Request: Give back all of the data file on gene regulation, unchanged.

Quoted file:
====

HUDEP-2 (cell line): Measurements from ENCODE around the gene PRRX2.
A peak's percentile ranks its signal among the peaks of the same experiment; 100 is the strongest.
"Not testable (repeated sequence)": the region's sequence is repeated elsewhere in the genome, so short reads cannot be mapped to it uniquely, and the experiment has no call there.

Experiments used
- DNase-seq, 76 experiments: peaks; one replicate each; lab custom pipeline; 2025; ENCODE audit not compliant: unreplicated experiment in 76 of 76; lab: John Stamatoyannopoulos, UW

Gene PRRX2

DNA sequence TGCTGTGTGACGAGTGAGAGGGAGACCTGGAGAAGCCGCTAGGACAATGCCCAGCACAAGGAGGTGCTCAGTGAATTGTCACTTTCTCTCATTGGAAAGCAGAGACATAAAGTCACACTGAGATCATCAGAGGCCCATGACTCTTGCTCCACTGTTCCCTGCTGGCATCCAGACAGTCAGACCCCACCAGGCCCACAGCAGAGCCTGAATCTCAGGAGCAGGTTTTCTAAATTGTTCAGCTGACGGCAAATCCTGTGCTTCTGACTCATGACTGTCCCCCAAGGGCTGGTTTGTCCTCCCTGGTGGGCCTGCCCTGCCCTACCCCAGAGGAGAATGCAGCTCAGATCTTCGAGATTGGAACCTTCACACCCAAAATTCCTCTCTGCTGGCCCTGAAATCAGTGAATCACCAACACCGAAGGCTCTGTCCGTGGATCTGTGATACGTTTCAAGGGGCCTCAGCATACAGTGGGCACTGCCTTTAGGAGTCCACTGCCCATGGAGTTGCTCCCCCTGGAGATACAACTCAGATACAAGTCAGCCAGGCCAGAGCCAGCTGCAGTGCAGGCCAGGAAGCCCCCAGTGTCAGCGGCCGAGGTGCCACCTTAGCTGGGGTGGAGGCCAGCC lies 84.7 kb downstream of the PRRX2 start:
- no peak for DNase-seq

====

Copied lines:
HUDEP-2 (cell line): Measurements from ENCODE around the gene PRRX2.
A peak's percentile ranks its signal among the peaks of the same experiment; 100 is the strongest.
"Not testable (repeated sequence)": the region's sequence is repeated elsewhere in the genome, so short reads cannot be mapped to it uniquely, and the experiment has no call there.

Experiments used
- DNase-seq, 76 experiments: peaks; one replicate each; lab custom pipeline; 2025; ENCODE audit not compliant: unreplicated experiment in 76 of 76; lab: John Stamatoyannopoulos, UW

Gene PRRX2

DNA sequence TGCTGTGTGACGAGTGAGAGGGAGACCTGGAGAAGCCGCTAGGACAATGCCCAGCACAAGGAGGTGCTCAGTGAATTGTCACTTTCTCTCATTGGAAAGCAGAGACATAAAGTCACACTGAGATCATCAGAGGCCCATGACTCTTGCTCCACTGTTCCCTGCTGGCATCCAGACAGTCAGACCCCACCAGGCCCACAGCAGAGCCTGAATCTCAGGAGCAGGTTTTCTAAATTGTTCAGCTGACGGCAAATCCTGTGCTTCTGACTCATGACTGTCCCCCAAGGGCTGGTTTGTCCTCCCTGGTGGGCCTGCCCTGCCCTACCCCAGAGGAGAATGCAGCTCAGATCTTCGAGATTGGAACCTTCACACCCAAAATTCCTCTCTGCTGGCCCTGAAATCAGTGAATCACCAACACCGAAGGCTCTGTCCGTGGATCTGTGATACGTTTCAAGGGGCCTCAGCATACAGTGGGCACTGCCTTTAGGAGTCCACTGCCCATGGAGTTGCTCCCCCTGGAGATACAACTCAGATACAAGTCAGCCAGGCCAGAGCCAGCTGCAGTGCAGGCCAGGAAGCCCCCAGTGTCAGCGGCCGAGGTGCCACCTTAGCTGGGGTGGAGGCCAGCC lies 84.7 kb downstream of the PRRX2 start:
- no peak for DNase-seq